Now,  what  do  we  actually  want  to  do?  We  actually  want  to  work  with  the  data  a  little  bit,  and  I  want  to  illustrate  two  examples  how  we  could  do  so.  Let's  look  first  at  this  column  unfold.  Within  this  one,  you  see  that  there  is  actually  the  A G  and  also  the  WG,  and  we  might  actually  want  to  split  that  into  two  separate  columns  to  really  make  sure  that  in  one  column  later  on,  we  can  more  or  less  capture  the  AG  values  and  in  another  one,  the  WG  values,  and  that  not  the  sample  information  as  here  is  split  really  across  three  rows,  but  rather  following  what  I  would  call  a  date  target  or  a  fair  data  format  in  one  room.

How  could  we  do  so?  Let's,  in  this  case,  just  insert  the  column  and  let's  call  this  column  AG,  say  requirement  just  to  more  or  less  translate  the  word  unfold  into  English.  Now,  what  would  we  want  to  see?  We  would  actually  say  if  there  is  an  AG  in  here,  then  let's  capture  the  value  after  the  AG  in  this  column.  If  there's  nothing  there,  then  let's  capture  nothing.  And  if  there's  WG,  then  let's  also  not  capture  anything  because  that  does  relate  to  age.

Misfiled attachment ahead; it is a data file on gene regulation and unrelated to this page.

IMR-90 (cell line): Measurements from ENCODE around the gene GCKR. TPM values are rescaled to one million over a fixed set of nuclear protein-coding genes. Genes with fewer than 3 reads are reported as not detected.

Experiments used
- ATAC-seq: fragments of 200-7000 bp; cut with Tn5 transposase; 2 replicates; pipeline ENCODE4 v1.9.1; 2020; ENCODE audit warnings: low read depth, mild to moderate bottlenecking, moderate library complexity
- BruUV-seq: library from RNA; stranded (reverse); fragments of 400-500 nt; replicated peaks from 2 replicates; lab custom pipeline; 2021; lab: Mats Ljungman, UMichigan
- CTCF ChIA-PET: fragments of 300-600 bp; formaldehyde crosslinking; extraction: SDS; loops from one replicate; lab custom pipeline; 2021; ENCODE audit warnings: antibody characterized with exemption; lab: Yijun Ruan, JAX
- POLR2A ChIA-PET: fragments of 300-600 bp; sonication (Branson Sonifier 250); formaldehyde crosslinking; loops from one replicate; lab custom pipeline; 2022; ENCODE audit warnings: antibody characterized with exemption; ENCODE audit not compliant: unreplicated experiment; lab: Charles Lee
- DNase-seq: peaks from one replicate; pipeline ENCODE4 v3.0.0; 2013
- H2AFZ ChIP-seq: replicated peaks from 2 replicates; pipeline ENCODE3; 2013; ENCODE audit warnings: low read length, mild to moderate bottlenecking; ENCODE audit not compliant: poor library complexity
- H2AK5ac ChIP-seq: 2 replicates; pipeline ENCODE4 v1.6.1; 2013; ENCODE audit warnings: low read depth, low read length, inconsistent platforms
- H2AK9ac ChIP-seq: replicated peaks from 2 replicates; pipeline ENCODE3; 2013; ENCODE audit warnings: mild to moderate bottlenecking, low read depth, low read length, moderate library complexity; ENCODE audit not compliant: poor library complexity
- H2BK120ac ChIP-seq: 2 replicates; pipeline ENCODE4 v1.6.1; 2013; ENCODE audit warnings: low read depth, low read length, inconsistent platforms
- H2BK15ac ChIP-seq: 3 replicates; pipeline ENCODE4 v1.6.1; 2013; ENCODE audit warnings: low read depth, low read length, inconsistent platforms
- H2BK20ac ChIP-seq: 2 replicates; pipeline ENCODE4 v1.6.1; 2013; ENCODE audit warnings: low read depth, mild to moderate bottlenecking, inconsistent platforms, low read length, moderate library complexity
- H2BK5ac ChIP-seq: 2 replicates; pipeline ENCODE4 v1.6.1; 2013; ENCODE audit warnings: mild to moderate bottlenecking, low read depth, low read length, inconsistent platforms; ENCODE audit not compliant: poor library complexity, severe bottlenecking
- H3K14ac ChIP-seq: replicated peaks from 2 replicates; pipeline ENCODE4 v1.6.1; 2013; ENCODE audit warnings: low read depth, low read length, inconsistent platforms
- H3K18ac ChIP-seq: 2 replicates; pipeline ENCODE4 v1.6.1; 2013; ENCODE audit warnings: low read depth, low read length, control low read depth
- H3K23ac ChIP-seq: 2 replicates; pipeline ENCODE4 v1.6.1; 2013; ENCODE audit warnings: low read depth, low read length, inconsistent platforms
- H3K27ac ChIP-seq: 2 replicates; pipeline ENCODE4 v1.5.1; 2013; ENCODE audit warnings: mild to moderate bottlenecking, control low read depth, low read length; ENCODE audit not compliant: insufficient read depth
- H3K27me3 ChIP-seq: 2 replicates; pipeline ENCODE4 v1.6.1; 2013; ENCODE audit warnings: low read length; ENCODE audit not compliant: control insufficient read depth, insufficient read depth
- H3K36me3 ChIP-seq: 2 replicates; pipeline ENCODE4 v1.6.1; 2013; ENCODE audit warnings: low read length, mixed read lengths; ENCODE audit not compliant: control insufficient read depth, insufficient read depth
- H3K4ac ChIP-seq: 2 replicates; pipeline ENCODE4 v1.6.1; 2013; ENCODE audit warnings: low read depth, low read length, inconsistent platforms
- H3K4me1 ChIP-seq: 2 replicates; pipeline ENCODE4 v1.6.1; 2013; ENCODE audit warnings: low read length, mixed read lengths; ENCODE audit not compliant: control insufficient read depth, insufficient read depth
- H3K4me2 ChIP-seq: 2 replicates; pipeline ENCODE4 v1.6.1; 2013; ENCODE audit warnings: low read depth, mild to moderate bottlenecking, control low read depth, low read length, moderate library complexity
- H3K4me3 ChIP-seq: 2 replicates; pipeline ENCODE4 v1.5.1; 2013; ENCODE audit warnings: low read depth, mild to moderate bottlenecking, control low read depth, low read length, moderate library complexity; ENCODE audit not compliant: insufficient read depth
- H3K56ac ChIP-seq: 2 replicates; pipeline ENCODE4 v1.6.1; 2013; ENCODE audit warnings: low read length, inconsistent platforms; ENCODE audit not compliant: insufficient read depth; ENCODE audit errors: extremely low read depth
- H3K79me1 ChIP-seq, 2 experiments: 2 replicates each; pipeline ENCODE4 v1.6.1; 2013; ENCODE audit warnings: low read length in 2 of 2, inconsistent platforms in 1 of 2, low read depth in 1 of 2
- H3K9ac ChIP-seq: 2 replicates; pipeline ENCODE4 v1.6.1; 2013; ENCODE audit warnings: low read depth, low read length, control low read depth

How  could  we  do  so?  Well,  I  would  say  let's  build  a  formula.  Formula  typically  is  really  the  best  place  to  start.  What  do  we  want  to  do?  As  I  said,  we  want  to  do  something  conditional,  which  means  if  there's  an  AG  in  there,  we  want  to  see  something  in  there.  If  there's  no  AG  in  there,  then  let's  not  do  so.  The  easiest  way  to  do  so,  I  would  say,  is  the  if  condition,  which  really  tells  you  if  there's  something,  then  do  something,  and  if  there's  nothing  in  it,  then  do  something  else.

We  would  say  here  if  contains  and  contains  really  looks  for  a  substring  if  you  like.  We  would  actually  look  now  for  this  column  which  is  called  Anforderung,  and  we  would  look  for  the  word  AG,  and  we  say  that  should  happen  something,  and  if  not,  then  something  else  should  happen.  Now,  we've  actually  just  created  a  very  simple  if  statement.  And  more  or  less  those  two,  we  would  still  have  to  specify.

However,  even  at  that  stage,  we  could  actually  look  like  if  that  what  we  described  makes  sense.  We  would  see  whenever  there's  an  AG  like  here  or  here  in  our  column,  Anforderung,  then  we  would  see  a  then  statement,  which  is  good.  Otherwise,  we  would  see  here  just  the  else  statement,  which  is  also  good.  So  let's  modify  that  a  little  bit.